Choosing a Canoe Paddle

Blade size, shape and materials vary depending on the type of paddling; whitewater, river or flatwater. Main considerations are weight, comfort, durability and cost.

BOW PADDLE: Bow paddling requires shorter more frequent strokes, a shorter paddle is suggested. As a general rule, a bow paddle should measure from the ground to the middle of the chest of a standing paddler.

STERN PADDLE: Stern paddling requires longer strokes, as well as maneuvering and steering the canoe, a longer paddle is suggested. As a general rule, a stern paddle should measure from the ground to the collar bone of a standing paddler.


Choosing a Kayak Paddle

Q: What paddle length should I purchase?

A: For any kayak paddle, the shorter the length the better. How short, is dependent on 2 factors:

1. Boat Width: the wider the kayak the longer the paddle.
2. Paddling style:

high angle
High-angle Paddlers
Use a shorter paddle, for whitewater or short distance touring.
low angle
Low-angle Paddlers
Use a longer paddle for long distance touring and for more relaxed paddling or low effort paddling technique.

Blade Design

SURFACE AREA

Larger blades have more surface area, which works great for power strokes when you're surfing or rock gardening, but it takes a great deal of upper body strength and can cause injuries to less experienced paddlers. Smaller blades with less surface area are more efficient for long touring because the strokes are usually more consistent and repetitious.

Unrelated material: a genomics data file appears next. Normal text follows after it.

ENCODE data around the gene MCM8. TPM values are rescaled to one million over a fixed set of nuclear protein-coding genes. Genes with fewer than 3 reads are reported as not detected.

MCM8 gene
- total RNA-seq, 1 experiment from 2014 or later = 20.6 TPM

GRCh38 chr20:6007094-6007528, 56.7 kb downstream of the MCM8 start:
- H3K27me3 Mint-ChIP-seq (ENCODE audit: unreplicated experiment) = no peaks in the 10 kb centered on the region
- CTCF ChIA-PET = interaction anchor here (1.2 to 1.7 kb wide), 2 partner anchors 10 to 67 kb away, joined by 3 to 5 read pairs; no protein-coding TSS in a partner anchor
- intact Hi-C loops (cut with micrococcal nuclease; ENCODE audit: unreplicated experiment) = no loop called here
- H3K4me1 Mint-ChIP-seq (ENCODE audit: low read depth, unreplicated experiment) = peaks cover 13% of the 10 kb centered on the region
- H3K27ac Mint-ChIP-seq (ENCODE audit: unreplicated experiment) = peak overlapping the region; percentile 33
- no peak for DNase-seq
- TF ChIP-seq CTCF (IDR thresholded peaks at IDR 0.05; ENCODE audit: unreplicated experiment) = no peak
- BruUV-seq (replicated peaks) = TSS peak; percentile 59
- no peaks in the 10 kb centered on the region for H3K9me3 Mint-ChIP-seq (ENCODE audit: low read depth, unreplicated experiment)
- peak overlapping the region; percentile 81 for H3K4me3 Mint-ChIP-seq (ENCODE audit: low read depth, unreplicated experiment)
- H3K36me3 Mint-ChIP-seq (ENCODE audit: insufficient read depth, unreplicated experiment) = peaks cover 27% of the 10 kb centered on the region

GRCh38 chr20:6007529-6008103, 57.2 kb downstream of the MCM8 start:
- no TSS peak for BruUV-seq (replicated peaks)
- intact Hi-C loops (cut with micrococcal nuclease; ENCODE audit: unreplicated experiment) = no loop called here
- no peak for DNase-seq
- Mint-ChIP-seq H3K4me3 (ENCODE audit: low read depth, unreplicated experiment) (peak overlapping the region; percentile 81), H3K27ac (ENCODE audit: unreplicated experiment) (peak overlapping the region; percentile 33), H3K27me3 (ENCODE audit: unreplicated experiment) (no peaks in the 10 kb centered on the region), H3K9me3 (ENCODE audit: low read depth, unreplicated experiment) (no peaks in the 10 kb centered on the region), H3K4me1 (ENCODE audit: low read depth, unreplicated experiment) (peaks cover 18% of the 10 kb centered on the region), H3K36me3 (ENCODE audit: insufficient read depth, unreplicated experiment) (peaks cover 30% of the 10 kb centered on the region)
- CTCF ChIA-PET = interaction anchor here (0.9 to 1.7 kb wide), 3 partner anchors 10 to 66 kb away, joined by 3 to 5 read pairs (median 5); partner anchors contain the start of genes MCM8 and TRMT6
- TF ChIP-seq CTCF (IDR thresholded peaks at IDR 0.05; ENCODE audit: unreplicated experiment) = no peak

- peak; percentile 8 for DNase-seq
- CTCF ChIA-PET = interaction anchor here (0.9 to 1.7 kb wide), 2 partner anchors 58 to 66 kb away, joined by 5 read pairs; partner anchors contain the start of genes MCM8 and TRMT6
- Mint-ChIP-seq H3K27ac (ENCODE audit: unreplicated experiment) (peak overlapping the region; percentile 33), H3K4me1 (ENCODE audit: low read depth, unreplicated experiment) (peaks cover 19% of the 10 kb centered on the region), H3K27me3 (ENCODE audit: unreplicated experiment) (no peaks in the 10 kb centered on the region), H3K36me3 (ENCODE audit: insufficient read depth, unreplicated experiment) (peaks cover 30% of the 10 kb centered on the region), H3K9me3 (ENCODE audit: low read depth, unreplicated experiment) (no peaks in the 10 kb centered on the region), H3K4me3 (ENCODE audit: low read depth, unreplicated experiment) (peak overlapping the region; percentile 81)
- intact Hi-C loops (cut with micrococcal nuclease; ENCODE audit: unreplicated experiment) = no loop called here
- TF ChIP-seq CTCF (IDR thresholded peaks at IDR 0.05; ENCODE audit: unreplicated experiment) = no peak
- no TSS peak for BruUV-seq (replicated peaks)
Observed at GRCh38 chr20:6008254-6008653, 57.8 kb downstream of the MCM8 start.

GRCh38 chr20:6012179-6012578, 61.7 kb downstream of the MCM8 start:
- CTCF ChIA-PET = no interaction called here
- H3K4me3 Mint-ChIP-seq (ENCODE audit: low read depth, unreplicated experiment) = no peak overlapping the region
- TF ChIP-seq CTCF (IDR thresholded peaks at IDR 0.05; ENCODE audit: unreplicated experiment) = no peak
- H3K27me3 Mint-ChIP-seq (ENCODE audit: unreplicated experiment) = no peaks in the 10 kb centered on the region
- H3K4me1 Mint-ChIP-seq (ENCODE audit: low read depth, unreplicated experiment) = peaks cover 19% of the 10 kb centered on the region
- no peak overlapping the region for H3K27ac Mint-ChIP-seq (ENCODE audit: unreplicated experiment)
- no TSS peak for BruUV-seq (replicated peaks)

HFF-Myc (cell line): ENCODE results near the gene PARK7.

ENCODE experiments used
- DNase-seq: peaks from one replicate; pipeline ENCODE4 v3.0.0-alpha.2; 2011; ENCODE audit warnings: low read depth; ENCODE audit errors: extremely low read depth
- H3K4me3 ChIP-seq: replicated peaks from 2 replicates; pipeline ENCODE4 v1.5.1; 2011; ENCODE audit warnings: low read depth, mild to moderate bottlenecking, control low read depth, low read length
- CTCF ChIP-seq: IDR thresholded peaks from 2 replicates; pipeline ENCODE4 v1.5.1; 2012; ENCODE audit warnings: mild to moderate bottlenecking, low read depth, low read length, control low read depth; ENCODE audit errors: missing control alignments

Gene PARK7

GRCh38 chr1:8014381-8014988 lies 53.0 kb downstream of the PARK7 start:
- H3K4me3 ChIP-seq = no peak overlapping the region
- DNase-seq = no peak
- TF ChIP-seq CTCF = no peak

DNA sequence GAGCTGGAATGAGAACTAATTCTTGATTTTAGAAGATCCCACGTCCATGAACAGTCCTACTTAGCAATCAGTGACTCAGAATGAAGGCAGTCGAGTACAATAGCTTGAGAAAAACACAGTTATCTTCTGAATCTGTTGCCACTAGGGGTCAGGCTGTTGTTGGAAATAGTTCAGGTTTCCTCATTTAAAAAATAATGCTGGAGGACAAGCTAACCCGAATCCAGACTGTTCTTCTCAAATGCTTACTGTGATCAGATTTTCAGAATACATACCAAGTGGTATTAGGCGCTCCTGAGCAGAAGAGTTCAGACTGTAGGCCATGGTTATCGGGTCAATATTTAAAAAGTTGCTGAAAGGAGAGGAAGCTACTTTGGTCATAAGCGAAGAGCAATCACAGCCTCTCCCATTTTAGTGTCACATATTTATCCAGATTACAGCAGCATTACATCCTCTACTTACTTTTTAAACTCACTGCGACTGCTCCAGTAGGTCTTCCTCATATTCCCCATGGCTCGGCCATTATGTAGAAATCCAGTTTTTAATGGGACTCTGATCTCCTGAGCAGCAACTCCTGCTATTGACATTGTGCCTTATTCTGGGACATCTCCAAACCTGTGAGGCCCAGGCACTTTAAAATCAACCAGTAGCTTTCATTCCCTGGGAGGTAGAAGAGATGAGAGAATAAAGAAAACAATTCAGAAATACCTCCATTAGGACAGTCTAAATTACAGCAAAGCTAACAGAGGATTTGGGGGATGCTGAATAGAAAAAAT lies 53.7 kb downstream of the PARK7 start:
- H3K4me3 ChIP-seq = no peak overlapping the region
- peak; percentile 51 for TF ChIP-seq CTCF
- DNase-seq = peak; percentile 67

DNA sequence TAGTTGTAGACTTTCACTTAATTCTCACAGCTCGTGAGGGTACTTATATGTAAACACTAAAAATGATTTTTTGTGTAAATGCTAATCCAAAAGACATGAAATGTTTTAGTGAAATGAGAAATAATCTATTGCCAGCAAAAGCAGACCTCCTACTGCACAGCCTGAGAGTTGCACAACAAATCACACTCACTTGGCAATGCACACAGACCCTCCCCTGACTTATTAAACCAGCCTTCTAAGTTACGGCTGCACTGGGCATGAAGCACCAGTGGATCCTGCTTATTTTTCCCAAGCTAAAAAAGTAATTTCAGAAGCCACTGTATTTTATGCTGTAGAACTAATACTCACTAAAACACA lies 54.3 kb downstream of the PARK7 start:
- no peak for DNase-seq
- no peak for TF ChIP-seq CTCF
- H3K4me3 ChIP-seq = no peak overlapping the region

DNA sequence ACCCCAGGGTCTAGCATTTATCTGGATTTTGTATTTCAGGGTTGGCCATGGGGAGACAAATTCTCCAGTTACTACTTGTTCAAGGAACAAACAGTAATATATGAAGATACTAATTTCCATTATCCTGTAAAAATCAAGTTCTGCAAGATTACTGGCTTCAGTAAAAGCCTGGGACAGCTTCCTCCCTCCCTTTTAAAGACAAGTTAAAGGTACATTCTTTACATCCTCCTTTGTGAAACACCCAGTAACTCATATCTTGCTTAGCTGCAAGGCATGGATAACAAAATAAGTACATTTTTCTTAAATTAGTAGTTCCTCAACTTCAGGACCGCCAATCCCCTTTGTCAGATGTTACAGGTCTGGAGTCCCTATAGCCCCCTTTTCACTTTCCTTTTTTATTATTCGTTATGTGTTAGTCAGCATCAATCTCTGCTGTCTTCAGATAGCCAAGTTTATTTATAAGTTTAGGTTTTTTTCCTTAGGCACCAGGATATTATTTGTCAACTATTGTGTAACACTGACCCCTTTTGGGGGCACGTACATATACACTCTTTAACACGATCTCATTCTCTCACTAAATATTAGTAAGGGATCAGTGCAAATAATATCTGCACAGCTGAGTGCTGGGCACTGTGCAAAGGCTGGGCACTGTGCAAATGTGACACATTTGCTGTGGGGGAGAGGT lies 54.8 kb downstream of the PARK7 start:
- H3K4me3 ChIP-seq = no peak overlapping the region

SURFACE AREA/WIDTH

More surface area at the tip of the blade offers more 'bite,' which means your paddle will automatically have a substantial initial grip to begin a big stroke. Most whitewater paddles offer this characteristic. Less surface area at the tip and more at the base, near the shaft, creates an easier more efficient stroke for those paddlers interested in a steady cadence (rhythm) while touring.

CROSS SECTION GEOMETRY - DIHEDRAL SHAPES

Dihedral and Spoon are the two most prominent blade shapes in the paddling market today. Dihedral separates the water and is generally easier to paddle and feels more stable, so it doesn't 'flutter' as non-dihedral paddles often do. Dihedral paddles make an excellent choice for beginners through experts. Spoon shaped blades have a concave surface which grips the water for more of a 'bite.' These blades tend to flutter a bit more when finishing your stroke and are better aligned with intermediate to expert paddlers.


Kayak Paddles
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How to Choose a Paddle

Blade size, shape and materials vary depending on your type of paddling More info

Carlisle Legacy

More than 27 years ago, Ralph Stevens created the first Carlisle® paddles More info